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Invincible, Vol. 17: What's Happening TP Paperback – January 29, 2013
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Top Customer Reviews
This volume focuses more on Robot and Monster Girl and their icy relationship stemming from whatever the hell it was that happened in their seven hundred year exile in the Flaxan dimension. While I don't think this arc finds Kirkman at his storytelling best, he once more lives up to his rep as an author of shocking reveals. You may never look at Robot and Monster Girl in the same way again.
INVINCIBLE is the linchpin title in Kirkman's personal corner of Image's cape & cowl universe. It's interesting how this series has evolved from its Silver Age-y teen hero coming-of-age themes to a multiple plotline narrative that explores Mark Grayson's universe thru its sprawling supporting cast. Kirkman casually, habitually, seeds these issues with characters prominent in other titles. It's no different with this arc.
As INVINCIBLE nears its milestone 100th issue, Kirkman yanks Mark away from the spotlight, even as Earth is once again menaced with another of them periodic Flaxan invasions. With Mark out of commission (and fretting over a possibly permanent loss of power), the Guardians of the Globe take center stage as the primary line of defense against the invaders. Threading thru this all-out war is the story of Robot and Monster Girl. Kirkman reveals the reason for their estrangement and, thru flashback segments, recounts their several lifetimes spent in a blink in the Flaxan dimension. If you like Robot and Monster Girl this arc is for you. If you're a fan of the titular character, you may wish that Robot and Monster Girl's arc were chronicled in some other series, namely THE GUARDIANS OF THE GLOBE.
Meanwhile, we see further developments with Mark's continuing partnership with the amoral, super-intelligent Dinosaurus, as well as with the few surviving Viltrumites hiding on Earth.
Keep an eye on Atom Eve and see if you notice her subtly losing weight as she exerts herself. Remember that applying her talents tends to cost Eve serious calories, and I love Ottley's attention to detail regarding this. Still, I favor the, er, more curvy Eve. It's a welcome change to have a leading lady in comic books who doesn't look like a fan boy's generic wet dream.
What's with the abrupt ending to the Flaxan invasion?
The art chore is split up. Ryan Ottley is responsible with drawing the present-day arc. Cory Walker handles the Flaxan flashbacks. No surprise, both artists are really good. However, in this volume, I prefer Ottley's artwork over Walker by a smidge. Probably it's because Ottley lands the more dynamic passages whereas Walker gets stuck with lots of talking head panels.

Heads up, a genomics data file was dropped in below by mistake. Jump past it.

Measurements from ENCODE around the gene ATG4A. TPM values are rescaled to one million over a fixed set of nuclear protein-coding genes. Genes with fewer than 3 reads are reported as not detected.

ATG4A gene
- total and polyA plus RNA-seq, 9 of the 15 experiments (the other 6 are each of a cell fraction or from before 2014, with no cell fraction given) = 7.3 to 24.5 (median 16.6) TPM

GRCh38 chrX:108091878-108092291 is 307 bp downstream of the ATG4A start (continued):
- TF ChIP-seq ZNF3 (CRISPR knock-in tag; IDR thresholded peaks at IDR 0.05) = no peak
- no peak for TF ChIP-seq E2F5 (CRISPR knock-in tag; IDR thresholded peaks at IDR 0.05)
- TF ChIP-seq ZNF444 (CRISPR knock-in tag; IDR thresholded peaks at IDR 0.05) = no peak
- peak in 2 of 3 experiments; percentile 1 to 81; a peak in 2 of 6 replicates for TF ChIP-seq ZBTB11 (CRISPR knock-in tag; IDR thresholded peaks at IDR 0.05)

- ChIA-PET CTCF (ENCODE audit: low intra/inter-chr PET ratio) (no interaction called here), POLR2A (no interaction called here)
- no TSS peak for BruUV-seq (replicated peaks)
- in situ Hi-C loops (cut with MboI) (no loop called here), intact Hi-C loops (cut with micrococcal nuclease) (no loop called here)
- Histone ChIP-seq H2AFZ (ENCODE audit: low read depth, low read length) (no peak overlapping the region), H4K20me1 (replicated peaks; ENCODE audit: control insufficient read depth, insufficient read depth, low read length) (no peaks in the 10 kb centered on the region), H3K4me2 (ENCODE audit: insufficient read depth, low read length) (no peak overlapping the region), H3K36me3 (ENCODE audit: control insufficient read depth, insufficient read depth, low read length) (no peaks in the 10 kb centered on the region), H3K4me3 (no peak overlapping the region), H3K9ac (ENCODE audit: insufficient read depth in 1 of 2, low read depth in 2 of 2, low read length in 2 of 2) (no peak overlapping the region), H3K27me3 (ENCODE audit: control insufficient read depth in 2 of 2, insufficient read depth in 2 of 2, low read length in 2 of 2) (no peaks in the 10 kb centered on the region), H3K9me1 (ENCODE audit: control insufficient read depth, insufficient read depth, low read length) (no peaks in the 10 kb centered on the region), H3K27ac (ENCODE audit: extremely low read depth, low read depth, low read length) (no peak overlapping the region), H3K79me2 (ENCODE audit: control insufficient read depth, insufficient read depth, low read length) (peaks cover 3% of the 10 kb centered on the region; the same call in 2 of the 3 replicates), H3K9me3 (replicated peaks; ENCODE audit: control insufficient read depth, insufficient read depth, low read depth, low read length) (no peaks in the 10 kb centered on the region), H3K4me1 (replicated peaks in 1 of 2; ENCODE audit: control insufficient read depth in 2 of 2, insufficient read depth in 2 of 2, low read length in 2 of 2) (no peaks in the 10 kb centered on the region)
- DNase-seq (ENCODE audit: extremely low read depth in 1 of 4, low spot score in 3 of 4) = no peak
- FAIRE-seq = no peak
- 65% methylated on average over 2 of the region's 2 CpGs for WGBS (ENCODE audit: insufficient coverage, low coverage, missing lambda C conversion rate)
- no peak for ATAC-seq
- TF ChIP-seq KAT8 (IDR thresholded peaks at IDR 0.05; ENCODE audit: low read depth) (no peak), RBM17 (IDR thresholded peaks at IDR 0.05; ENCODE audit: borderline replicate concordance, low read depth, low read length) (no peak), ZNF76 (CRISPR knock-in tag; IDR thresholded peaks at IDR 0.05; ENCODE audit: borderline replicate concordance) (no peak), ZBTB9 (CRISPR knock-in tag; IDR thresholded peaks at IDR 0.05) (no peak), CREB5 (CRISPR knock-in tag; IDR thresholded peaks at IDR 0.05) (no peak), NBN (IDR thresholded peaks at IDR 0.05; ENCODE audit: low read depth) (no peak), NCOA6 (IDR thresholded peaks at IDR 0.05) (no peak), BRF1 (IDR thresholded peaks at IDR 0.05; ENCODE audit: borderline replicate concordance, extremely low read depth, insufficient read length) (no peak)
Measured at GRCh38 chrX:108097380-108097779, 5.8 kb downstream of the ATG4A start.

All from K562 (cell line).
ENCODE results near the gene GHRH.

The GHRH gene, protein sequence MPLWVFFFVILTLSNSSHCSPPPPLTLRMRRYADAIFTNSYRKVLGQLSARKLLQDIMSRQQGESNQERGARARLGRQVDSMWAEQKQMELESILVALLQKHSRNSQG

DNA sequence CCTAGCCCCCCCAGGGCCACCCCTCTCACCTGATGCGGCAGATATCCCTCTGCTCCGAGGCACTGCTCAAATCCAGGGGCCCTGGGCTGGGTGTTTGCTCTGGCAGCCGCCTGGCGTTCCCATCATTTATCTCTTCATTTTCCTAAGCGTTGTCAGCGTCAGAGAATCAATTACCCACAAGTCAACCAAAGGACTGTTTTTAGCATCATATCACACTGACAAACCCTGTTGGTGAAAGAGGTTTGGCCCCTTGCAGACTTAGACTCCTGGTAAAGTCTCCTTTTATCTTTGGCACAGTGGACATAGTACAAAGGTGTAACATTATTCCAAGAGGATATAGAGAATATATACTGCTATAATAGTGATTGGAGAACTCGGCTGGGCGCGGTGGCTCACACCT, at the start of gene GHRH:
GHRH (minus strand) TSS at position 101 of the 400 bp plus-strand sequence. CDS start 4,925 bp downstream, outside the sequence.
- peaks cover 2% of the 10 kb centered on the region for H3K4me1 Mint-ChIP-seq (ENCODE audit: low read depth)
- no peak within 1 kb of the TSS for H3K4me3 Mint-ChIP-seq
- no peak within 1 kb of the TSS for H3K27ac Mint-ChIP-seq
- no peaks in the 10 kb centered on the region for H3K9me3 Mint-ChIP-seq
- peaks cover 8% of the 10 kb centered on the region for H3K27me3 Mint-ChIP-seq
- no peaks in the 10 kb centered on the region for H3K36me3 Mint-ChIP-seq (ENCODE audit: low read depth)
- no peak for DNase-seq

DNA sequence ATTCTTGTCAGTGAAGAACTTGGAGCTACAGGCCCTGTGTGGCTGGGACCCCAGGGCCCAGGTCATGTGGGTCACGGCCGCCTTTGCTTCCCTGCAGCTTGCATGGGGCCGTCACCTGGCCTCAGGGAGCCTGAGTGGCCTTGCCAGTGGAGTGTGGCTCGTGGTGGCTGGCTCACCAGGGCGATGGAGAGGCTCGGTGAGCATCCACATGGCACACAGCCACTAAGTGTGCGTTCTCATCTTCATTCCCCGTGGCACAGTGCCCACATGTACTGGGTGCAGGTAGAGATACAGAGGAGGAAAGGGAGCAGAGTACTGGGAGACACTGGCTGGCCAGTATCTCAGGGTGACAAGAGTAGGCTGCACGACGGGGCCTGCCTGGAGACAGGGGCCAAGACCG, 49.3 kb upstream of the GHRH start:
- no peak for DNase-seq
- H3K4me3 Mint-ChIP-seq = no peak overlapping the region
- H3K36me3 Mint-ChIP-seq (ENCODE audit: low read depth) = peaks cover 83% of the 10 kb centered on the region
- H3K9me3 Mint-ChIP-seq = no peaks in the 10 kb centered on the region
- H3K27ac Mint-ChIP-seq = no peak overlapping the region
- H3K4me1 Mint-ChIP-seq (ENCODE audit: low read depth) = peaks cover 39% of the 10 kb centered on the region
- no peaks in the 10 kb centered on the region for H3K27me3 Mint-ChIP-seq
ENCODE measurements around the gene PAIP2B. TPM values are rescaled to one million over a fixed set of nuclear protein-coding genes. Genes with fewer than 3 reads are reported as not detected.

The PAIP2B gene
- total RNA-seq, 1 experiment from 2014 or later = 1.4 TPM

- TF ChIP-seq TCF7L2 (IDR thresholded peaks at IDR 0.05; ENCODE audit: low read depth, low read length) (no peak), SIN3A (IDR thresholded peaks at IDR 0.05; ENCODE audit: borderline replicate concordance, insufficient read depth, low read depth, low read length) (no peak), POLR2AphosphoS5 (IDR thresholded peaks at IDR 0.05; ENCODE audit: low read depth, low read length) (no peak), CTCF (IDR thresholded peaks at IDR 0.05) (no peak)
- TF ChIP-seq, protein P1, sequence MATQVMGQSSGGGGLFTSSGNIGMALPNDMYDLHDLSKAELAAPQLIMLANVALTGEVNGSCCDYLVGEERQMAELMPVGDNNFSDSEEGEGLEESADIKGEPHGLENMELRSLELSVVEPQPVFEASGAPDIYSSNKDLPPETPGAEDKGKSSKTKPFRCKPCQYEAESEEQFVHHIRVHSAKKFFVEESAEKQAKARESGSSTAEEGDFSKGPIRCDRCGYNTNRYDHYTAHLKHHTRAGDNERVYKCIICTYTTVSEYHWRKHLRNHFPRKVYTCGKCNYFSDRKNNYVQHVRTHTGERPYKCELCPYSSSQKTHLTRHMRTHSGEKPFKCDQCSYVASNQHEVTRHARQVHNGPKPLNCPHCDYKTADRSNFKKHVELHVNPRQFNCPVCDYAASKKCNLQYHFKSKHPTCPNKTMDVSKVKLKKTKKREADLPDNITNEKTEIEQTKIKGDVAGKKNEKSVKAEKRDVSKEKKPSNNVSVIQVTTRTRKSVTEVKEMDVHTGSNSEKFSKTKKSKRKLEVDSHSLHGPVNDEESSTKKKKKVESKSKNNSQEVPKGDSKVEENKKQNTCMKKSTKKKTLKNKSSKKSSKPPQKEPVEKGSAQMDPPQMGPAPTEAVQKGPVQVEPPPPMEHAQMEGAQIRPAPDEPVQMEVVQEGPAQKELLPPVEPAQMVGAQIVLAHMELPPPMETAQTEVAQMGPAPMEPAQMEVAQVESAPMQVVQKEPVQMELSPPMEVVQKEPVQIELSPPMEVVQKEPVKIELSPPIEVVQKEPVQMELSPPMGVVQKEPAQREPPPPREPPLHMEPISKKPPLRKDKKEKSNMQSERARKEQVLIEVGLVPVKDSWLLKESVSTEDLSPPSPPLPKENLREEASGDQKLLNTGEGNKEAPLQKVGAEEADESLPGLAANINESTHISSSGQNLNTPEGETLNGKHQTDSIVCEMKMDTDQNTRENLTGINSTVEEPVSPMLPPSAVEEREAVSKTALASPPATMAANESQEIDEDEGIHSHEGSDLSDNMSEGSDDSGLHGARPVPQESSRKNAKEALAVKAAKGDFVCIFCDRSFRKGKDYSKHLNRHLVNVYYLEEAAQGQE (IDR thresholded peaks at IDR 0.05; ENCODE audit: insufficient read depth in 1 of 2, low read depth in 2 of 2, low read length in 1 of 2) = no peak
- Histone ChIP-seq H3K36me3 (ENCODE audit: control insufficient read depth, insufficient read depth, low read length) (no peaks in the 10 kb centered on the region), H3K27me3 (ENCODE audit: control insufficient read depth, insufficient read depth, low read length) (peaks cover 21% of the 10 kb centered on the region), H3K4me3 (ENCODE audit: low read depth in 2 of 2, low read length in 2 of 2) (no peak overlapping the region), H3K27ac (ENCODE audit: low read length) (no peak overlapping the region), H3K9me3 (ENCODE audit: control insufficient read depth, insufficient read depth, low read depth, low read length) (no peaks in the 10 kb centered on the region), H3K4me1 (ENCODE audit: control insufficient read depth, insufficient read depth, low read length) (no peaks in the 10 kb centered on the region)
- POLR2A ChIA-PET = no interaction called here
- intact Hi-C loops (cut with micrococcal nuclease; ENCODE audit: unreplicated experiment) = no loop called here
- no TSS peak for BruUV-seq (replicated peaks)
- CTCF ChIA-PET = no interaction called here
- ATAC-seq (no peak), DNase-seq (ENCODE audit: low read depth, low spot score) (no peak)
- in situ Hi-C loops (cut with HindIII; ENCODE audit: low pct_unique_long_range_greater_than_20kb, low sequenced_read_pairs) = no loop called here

I initially wanted to rate this volume 3 out of 5 stars because I didn't find myself as into this bunch of issues. Still, Kirkman salvages this arc somewhat by going all in with the Robot/Monster Girl narrative. That very last panel is a classic "What the f---!!" moment. And who doesn't love those action-packed double-paged spreads depicting all-out superhero brawls? The upside ultimately outweighs my dissatisfaction. So, 3.5 out of 5 stars.
This trade also offers an eight-paged sketchbook complete with commentary by Kirkman, Ottley, and Walker.
I do not understand the winers who reviewed this volume with such low scores. What most people are complaining about is that Invincible is hardly there...yes, but it's not an arbitrary decision. Invincible is recovering from the events of the previous arc and he physically can not be in action, and so other characters take center stage. Other characters go through fascinating arcs and changes. In some ways, the story is much fuller and more sophisticated than the usual ultra-violent adventures of the title character.
This gives us a chance to get to know these other characters, who are just as interesting and complex as Invincible, if not more so. While we learn about what happened to Monster Girl and Robot in the Flaxan dimension we get a chance to actually miss Invincible. A trick rarely used in serialized fiction: making us really miss the main character and his heroics, while the series is still going, so that when he finally returns it will really mean something.
It's a brain vacation from the usual status quo, and only a creator owned series can do something like this. It's a brave decision by Kirkman, and in my opinion this is the strongest volume in recent memory. Read it, you won't be sorry.
Quite engaging stuff with lots more character development.